AV Referendum: Lessons from 2011

In 2011, the Yes to AV campaign used a platform of optimism to underline their simple message, whereas the No to AV campaign played the political game by combining a cynical message, with a manipulation of both the facts (such as their rounding up of the cost of AV from £9 million to £250 million) and importance of the issue. Sadly, in today’s media climate of fear, it’s the political game which wins the votes. Although now we have a unique chance to, ironically enough, say no to a system which relies on the passive interest of an electorate encouraged to avoid change, and engage the public in taking an active role in their future.

If there’s one thing that we can avoid which the AV debate could not, it’s the importance of the issue. It’s easy to convince voters a system they’ve never heard of isn’t worth the fuss it created, but it would take a political genius the likes of which we’ve never seen to convince us that deciding our place in the Union and in the world isn’t ‘worth it’.

When I leafleted the streets in 2011, the responses came in three forms; ‘already voting Yes’, ‘what’s the point’, and ‘what’s AV?’. The last two made up the majority of the No vote; a collection of disinterest and the No campaign’s refusal to help educate the public accurately on what they were voting for (not to mention disengaged Lib Dem voters caught up in anti-Clegg mode). Thankfully for us now, we can move forward with the assurance that no one will doubt the importance of what we’re fighting for, and we can use that confidence to campaign that much more passionately.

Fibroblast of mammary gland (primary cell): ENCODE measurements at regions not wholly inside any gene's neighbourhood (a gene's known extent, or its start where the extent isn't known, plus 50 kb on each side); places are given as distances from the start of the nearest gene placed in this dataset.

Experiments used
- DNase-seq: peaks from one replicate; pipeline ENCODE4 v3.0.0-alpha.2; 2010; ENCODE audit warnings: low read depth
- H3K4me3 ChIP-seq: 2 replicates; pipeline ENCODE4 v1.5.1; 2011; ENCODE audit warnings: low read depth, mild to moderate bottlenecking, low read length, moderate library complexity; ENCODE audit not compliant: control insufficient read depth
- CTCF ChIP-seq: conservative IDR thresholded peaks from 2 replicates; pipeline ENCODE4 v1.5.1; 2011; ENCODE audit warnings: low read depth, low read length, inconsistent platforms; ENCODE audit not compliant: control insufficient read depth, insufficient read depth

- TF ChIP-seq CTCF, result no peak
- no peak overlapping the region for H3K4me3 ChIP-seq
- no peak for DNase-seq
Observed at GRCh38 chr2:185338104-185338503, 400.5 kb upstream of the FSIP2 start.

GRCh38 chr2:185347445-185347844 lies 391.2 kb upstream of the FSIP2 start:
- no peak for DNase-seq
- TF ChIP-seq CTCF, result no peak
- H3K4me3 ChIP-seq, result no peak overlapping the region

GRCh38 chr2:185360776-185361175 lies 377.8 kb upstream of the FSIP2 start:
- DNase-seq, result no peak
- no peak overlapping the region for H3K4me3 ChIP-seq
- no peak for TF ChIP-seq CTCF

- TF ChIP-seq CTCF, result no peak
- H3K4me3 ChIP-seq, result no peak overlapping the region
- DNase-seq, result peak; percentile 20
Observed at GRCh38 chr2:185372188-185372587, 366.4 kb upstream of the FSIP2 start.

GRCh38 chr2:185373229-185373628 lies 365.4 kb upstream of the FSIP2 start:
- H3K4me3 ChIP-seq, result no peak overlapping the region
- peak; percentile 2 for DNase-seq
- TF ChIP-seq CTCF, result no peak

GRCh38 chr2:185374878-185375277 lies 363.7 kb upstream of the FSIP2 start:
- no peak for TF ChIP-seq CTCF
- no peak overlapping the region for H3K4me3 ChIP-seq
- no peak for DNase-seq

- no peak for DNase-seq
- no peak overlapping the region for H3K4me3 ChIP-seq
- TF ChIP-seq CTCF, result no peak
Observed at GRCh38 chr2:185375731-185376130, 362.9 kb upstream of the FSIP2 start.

The AV referendum offered us the chance not only to decide on a new voting system, but to have a sensible debate about the form our democratic system should take. It might have only occurred as a desperate attempt by the Lib Dems to squeeze something visibly liberal out of the coalition deal, but any left-leaning or pro-reform politician should have jumped on the chance to, at the very least, challenge the establishment. Instead, it turned into the UK left’s first chance to tell Nick Clegg how much they disagreed with his party’s decisions, which in another tastily ironic turn of events, was the result of a shoddy democracy.

The No campaign knew this, and even went so far as to print leaflets which claimed that “Under the Alternative Voting system Nick Clegg would have the power choose the Government, not you”, as opposed to, you know, First Past the Post giving him the exact same power. More unfortunately than this mind blowing hypocrisy, the Yes campaign chose to forget their optimistic message in favour of challenging the No campaign at their own game, that is, cynicism. Posters were printed with photos of Nick Griffin with the tagline “He’s voting No, how about you?”, once again driving the entire referendum into purely political grounds, playing on people’s unwillingness to look at the issue itself and look at who’s backing it.